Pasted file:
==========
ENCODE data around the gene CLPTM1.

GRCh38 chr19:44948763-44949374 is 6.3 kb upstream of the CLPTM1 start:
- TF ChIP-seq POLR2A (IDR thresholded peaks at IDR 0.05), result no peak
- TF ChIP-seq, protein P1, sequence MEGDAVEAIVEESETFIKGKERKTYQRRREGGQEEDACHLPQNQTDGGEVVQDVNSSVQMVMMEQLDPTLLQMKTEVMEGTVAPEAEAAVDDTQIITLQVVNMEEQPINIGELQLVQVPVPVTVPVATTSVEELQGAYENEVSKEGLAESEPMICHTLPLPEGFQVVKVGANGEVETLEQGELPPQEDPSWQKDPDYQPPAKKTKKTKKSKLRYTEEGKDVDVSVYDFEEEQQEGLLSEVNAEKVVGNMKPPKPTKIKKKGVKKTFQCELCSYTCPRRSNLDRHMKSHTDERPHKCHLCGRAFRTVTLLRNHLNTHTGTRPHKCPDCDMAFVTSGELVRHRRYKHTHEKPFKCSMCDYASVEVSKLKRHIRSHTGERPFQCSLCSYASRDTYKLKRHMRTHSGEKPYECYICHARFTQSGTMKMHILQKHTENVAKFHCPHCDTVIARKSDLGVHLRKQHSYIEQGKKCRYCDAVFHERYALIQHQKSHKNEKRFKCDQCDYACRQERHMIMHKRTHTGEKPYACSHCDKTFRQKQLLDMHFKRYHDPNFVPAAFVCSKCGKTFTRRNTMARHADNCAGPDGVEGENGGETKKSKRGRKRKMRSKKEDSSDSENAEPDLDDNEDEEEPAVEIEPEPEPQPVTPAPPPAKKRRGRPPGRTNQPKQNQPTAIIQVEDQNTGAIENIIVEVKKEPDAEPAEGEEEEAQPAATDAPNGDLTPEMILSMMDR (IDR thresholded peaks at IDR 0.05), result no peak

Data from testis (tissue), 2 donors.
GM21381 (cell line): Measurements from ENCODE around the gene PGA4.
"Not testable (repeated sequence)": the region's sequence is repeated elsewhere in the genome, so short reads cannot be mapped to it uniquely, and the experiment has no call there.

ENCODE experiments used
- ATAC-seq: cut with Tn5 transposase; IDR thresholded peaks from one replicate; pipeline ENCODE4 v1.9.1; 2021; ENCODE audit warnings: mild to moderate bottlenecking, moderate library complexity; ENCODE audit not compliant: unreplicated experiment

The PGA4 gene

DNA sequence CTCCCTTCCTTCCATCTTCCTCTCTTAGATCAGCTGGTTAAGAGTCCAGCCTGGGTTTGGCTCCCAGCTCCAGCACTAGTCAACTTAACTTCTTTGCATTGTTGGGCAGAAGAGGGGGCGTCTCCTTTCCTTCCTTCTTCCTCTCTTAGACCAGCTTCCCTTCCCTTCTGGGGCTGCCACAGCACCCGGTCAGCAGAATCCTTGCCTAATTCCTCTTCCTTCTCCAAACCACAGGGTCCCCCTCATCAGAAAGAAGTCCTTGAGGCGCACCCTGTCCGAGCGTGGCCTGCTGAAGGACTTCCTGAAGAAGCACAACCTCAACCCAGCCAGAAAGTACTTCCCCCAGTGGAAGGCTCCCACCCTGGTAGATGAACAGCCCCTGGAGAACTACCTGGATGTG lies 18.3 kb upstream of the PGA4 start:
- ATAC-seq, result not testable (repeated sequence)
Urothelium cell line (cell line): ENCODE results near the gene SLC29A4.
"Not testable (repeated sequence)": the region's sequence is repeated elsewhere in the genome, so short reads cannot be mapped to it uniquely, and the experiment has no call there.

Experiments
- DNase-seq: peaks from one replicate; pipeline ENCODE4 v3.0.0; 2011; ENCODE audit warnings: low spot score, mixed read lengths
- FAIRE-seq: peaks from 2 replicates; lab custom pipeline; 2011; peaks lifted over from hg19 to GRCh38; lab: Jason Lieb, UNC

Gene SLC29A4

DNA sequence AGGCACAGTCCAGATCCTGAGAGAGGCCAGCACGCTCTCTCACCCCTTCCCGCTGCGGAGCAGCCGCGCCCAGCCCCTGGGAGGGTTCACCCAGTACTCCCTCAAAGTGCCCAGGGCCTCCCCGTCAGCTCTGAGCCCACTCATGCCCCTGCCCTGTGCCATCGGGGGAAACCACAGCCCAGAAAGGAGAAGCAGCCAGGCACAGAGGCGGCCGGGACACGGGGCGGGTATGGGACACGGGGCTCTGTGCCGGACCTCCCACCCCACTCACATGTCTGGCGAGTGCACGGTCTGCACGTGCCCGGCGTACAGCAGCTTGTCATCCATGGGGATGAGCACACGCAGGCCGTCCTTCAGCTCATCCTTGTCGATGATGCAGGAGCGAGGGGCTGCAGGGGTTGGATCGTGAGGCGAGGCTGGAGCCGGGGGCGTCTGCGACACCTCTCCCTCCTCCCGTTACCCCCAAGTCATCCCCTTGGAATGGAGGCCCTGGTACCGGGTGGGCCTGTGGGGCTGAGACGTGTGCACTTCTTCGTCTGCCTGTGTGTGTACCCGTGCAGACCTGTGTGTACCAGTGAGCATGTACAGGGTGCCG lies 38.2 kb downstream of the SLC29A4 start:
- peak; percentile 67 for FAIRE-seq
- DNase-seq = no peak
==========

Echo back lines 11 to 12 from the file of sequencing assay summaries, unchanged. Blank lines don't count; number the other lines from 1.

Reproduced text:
DNA sequence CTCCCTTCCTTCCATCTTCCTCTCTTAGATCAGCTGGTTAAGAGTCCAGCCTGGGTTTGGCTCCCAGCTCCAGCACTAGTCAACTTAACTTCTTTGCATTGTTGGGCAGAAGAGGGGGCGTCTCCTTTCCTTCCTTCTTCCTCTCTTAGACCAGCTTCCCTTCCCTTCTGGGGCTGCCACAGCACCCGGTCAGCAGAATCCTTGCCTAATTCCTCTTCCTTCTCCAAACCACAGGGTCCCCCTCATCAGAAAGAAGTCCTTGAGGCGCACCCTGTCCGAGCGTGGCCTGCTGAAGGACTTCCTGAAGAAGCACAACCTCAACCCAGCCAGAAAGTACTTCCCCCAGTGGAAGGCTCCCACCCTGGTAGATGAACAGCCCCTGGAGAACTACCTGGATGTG lies 18.3 kb upstream of the PGA4 start:
- ATAC-seq, result not testable (repeated sequence)